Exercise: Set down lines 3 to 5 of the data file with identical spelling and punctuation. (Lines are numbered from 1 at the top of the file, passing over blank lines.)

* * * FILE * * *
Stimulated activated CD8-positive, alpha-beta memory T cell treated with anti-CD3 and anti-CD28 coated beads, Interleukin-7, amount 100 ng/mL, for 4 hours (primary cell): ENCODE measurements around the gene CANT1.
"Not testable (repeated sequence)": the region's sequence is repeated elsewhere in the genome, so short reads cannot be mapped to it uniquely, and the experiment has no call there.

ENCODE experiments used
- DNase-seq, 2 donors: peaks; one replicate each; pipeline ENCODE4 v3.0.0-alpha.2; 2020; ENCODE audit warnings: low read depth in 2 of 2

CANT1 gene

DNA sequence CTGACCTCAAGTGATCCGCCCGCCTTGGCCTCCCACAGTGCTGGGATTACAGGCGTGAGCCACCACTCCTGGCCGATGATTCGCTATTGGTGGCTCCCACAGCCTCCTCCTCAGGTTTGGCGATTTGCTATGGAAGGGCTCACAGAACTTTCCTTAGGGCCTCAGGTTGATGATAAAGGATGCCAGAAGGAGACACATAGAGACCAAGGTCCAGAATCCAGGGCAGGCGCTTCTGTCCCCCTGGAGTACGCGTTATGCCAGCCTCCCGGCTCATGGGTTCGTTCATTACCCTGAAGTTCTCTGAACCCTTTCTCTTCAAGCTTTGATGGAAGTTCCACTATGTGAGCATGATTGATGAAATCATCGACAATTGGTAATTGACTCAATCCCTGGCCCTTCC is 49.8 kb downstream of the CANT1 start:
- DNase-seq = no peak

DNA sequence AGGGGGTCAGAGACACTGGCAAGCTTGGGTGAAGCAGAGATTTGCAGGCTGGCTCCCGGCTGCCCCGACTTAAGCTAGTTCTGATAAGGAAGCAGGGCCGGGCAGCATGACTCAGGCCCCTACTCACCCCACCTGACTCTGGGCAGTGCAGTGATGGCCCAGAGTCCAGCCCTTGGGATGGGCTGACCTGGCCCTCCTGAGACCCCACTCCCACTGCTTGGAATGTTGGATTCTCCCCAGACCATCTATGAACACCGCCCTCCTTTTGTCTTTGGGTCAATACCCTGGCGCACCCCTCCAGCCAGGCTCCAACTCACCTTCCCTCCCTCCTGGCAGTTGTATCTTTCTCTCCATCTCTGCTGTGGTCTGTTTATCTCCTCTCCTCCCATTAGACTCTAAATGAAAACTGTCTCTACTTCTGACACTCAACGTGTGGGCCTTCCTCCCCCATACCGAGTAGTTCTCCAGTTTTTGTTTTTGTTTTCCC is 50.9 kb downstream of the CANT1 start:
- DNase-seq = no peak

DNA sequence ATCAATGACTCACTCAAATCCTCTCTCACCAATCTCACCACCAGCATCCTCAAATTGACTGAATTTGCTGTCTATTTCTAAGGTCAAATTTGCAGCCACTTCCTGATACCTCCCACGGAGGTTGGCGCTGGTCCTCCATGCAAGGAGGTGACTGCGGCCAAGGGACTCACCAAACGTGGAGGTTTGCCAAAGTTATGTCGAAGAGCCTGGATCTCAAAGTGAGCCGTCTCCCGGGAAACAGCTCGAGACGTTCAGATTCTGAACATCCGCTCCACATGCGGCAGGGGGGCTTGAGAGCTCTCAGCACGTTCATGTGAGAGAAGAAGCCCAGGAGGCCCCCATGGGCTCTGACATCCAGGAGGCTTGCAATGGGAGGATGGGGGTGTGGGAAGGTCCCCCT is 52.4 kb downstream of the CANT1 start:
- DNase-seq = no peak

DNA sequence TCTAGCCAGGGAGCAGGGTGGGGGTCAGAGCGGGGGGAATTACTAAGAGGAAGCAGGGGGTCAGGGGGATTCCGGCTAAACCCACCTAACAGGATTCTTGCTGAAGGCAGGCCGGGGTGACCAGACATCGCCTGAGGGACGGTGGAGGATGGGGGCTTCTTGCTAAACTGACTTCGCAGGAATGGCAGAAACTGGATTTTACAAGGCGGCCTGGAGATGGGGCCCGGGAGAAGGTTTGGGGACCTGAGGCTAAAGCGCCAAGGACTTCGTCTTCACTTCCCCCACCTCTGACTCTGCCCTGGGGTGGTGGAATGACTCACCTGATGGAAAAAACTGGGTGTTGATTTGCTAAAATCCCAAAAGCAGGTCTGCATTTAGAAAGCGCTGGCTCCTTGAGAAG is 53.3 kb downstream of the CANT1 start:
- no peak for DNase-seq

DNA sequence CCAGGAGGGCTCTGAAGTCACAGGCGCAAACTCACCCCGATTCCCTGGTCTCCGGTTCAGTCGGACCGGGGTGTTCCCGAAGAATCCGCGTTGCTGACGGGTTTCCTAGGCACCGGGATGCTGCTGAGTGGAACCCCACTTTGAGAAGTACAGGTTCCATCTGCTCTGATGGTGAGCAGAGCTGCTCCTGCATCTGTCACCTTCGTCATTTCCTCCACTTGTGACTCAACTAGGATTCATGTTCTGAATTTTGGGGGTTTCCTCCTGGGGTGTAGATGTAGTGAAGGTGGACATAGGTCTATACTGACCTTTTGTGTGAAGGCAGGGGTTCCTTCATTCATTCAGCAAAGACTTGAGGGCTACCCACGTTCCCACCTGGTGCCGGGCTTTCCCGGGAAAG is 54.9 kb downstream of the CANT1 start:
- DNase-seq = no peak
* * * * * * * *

ENCODE experiments used
- DNase-seq, 2 donors: peaks; one replicate each; pipeline ENCODE4 v3.0.0-alpha.2; 2020; ENCODE audit warnings: low read depth in 2 of 2

CANT1 gene